Many, including some within the Obama administration, think the talks with Hamas need not be a deal breaker and could even be useful over the long run. Finally, the upheavals in the Arab world are turning the mood ever more against Israel, making U.S. and European leaders eager to pressure it for concessions.
The Obama administration has been trying to balance U.S. support for Israel in the midst of the Arab democracy upheaval, while at the same time supporting the young democracy protesters. But it has been an uphill struggle, Arab analysts said.
“It’s become fashionable now to ‘dis’ the Americans,” said Ghaith al-Omari, a former Palestinian peace negotiator who is now a specialist on the region at the American Task Force on Palestine. “The prevalent mood now is to say that the United States is no longer relevant, that the Arab Spring is happening without the help of the United States.”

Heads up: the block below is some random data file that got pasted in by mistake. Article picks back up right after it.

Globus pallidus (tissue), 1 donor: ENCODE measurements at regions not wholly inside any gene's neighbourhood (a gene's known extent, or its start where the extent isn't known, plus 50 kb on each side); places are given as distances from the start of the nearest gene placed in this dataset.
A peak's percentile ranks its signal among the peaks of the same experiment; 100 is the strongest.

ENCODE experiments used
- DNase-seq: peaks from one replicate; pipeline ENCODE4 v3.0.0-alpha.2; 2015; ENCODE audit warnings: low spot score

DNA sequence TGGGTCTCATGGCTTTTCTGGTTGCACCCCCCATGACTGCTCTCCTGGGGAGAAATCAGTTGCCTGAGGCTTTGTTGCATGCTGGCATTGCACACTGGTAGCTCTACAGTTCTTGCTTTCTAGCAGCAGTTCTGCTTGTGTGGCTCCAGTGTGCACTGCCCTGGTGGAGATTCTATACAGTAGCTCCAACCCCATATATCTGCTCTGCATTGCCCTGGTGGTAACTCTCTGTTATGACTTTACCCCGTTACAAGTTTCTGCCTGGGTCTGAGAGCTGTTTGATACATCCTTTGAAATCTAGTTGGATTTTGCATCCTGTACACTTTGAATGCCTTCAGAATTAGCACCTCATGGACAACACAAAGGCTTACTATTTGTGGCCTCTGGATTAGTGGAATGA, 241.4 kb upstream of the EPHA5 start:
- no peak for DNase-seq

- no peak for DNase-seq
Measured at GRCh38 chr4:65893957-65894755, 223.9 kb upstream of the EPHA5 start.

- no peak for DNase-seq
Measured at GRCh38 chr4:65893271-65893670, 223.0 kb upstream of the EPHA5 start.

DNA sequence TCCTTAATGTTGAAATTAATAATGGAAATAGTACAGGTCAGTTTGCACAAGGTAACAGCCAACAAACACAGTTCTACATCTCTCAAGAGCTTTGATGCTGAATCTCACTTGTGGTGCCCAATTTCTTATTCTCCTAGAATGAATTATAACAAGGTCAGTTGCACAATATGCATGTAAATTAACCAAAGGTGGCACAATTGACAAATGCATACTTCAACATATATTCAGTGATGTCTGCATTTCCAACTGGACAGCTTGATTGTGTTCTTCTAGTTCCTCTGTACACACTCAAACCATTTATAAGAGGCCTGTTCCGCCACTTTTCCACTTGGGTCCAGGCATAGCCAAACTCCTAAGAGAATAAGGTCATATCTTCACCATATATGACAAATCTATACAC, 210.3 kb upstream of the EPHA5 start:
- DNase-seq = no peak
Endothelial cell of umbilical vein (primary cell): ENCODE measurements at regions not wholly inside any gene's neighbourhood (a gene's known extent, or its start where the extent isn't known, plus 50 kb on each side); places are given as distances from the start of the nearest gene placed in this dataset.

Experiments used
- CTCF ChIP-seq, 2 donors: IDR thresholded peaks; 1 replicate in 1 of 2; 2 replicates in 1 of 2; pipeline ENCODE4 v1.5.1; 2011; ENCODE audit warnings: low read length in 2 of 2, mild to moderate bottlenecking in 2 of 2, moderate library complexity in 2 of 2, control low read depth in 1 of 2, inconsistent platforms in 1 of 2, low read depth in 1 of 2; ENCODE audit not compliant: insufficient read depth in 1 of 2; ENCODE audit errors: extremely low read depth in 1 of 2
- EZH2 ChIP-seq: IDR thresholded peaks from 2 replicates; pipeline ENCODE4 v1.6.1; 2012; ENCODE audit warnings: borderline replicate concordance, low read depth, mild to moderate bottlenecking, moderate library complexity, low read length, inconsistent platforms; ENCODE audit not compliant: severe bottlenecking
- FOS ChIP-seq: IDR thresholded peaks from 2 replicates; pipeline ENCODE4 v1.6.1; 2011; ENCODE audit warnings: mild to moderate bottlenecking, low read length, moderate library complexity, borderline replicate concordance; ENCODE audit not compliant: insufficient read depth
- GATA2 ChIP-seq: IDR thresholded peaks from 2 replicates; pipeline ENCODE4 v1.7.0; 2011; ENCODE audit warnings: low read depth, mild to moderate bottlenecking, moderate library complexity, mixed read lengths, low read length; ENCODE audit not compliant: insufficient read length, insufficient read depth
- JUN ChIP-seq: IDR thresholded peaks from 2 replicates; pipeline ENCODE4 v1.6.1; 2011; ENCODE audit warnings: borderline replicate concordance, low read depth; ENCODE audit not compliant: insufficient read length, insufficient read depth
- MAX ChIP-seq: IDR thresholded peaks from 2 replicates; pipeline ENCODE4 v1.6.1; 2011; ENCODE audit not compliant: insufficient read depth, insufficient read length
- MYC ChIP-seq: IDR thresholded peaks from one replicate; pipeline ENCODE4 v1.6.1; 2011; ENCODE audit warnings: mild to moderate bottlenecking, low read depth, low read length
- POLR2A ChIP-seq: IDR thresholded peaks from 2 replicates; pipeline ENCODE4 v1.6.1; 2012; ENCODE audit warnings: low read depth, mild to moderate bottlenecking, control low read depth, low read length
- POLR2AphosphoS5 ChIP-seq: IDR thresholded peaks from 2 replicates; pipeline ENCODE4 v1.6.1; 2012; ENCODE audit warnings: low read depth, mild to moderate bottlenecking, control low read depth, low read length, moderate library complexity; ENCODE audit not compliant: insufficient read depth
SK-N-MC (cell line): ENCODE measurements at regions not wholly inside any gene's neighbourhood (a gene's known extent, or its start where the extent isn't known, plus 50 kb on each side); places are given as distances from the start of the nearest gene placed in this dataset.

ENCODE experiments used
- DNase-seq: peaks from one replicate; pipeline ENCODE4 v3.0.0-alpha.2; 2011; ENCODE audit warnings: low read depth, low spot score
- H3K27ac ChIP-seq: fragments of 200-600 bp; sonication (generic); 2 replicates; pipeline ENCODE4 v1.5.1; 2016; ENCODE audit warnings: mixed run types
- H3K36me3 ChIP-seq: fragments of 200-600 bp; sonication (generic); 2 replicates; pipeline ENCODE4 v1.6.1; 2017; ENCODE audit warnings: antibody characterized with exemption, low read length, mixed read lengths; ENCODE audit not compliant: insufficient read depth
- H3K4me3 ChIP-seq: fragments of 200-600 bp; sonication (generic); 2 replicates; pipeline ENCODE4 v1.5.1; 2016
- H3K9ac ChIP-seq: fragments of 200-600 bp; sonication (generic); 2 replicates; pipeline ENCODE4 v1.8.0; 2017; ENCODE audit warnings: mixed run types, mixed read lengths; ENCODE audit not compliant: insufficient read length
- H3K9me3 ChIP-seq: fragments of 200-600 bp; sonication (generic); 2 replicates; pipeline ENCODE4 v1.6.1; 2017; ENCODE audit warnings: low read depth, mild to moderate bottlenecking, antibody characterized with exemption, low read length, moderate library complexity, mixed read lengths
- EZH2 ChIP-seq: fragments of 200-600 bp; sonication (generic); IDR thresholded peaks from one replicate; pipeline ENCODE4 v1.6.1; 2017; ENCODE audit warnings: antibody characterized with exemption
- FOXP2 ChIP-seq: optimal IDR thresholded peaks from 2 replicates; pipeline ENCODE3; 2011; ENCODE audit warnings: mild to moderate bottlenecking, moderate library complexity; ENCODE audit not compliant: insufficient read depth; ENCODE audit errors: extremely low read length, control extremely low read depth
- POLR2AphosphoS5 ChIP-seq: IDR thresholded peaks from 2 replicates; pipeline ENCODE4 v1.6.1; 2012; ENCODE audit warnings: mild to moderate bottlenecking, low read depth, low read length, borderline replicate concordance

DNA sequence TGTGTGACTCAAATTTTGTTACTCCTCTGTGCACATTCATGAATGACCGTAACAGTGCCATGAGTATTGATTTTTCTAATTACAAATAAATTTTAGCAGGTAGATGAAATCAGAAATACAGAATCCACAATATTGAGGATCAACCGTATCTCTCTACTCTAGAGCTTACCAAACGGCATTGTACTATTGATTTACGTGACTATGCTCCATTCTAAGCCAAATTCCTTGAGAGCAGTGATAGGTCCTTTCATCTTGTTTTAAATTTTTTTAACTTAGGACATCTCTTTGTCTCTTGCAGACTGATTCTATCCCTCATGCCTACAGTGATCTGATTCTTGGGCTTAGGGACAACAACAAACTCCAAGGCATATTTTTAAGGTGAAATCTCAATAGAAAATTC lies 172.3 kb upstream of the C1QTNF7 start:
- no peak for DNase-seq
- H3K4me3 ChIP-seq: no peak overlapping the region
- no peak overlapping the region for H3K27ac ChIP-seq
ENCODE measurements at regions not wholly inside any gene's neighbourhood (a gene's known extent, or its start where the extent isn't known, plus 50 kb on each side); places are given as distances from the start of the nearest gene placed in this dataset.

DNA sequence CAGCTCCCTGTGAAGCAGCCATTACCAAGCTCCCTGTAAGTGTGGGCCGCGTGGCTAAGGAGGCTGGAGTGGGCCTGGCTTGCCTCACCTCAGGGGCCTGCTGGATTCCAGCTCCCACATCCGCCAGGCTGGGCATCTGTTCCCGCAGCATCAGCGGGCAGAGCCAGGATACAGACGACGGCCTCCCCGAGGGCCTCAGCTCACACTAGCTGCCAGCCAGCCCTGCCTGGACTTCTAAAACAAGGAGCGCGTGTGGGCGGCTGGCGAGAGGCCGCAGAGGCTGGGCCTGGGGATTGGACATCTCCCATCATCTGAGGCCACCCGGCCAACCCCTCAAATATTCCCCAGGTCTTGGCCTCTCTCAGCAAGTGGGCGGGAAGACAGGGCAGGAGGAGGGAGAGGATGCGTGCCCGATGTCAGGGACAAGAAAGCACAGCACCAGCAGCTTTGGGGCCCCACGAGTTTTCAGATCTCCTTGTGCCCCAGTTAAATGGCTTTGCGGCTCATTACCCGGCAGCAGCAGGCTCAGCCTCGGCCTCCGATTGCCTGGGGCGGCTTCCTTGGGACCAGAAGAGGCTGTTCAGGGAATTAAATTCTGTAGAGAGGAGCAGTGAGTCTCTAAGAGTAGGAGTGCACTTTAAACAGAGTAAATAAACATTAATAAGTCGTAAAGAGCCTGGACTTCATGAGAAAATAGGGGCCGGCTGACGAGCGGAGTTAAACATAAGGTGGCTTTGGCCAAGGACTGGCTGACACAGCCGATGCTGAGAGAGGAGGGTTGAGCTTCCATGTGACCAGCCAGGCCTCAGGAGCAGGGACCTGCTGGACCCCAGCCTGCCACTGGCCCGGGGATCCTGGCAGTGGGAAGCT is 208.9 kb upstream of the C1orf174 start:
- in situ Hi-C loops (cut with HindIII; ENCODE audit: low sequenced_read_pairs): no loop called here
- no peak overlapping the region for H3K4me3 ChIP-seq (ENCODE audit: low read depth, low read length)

The economic aid package that Obama will talk about Thursday is meant to show democracy protesters, and Arab governments, that the United States stands behind the democracy movement and will reward governments that make reforms. Administration officials announced $1 billion in loan guarantees to Egypt, and $1 billion in debt swaps, along with trade and economic development proposals. Administration officials said that an unspecified amount would be channeled to economic development help in Tunisia.
Obama’s economic aid parallels a package of measures being prepared by the European Union. The union plans to mobilize more than 2 billion euros in investment and development money for Egypt, Tunisia, Libya and other Middle Eastern countries, drawing on the resources of the European Investment Bank and the European Bank for Reconstruction and Development.
“We’re trying to pull together a kind of strategic approach,” Catherine Ashton, the EU’s chief foreign policy official, said in an interview Wednesday. “This is our neighborhood.”
The European aid will focus both on the immediate need for cash and other support — a team of election monitors recently went to Tunisia to help officials there prepare for elections — as well as longer-term economic development.B
Ashton cited a plan by Egypt’s Ministry of Planning to build 1 million residential houses over 20 years as an example of the kind of projects that the EU is supporting, because it combines investment, job creation and partnerships with European companies.